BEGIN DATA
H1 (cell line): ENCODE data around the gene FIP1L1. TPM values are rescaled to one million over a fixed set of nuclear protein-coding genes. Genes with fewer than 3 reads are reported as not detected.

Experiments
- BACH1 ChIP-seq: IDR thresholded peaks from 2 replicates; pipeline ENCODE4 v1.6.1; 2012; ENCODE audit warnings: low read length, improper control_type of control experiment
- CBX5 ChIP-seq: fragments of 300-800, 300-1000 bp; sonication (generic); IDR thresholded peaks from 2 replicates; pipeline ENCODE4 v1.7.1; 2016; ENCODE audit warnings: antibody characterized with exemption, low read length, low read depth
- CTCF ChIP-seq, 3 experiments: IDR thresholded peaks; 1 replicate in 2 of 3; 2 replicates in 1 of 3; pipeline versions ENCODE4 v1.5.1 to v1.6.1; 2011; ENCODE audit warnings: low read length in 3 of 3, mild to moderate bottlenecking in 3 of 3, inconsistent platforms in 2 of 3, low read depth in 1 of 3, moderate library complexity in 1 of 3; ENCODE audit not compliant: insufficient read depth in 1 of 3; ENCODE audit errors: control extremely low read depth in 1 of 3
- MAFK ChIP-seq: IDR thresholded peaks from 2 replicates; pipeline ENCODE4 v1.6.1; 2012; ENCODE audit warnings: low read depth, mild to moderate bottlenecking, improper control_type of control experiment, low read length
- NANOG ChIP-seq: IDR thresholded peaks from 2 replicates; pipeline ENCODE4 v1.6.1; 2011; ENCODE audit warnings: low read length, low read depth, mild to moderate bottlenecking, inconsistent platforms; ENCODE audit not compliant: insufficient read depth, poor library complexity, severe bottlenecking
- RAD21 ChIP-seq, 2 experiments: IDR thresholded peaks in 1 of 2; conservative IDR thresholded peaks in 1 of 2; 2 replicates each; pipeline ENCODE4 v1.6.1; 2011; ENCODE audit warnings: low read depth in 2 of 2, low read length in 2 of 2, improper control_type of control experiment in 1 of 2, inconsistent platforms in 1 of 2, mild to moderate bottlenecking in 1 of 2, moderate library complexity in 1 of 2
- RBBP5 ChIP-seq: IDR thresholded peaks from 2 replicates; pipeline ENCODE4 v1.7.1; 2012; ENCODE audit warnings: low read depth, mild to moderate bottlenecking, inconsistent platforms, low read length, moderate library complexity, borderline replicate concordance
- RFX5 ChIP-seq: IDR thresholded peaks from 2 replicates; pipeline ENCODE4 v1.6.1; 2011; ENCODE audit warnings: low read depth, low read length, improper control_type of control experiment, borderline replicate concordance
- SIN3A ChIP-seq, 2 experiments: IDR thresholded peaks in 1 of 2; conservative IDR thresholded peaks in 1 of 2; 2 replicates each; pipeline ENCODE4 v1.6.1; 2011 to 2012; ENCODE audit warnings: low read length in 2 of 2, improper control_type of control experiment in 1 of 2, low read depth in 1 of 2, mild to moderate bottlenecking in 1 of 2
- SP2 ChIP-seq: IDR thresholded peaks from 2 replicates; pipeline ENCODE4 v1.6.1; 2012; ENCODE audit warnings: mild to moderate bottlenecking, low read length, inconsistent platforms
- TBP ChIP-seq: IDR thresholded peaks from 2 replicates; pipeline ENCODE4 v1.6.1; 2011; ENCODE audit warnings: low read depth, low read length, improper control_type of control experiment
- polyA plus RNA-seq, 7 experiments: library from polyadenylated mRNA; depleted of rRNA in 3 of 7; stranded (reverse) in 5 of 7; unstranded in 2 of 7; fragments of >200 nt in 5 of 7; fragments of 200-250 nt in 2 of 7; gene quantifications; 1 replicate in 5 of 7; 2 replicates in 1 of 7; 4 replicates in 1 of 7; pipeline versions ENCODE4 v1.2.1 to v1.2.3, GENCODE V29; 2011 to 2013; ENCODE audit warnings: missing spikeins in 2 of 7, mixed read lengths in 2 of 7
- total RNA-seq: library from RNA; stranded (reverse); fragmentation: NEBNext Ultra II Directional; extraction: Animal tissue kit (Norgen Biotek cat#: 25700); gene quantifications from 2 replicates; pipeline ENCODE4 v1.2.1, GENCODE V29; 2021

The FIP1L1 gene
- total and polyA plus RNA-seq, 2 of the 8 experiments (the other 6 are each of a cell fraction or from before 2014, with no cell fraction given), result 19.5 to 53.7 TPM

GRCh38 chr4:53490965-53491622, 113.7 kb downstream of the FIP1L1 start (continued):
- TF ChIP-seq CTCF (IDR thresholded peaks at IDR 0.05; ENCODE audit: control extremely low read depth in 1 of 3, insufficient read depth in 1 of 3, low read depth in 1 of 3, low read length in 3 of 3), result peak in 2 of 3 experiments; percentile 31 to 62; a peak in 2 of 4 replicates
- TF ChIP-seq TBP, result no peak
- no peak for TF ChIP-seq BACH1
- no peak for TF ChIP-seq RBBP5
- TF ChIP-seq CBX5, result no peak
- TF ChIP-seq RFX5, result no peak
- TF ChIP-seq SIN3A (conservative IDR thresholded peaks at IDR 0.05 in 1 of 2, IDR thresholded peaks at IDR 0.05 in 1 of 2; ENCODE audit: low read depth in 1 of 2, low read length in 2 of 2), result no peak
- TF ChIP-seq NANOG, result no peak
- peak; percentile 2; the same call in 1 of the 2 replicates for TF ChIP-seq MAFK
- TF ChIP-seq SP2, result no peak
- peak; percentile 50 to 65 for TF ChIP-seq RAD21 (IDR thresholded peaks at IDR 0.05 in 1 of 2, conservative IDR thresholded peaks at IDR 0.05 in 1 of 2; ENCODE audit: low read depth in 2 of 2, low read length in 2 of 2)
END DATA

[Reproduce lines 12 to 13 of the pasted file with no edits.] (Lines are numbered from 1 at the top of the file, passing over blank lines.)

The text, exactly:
- SP2 ChIP-seq: IDR thresholded peaks from 2 replicates; pipeline ENCODE4 v1.6.1; 2012; ENCODE audit warnings: mild to moderate bottlenecking, low read length, inconsistent platforms
- TBP ChIP-seq: IDR thresholded peaks from 2 replicates; pipeline ENCODE4 v1.6.1; 2011; ENCODE audit warnings: low read depth, low read length, improper control_type of control experiment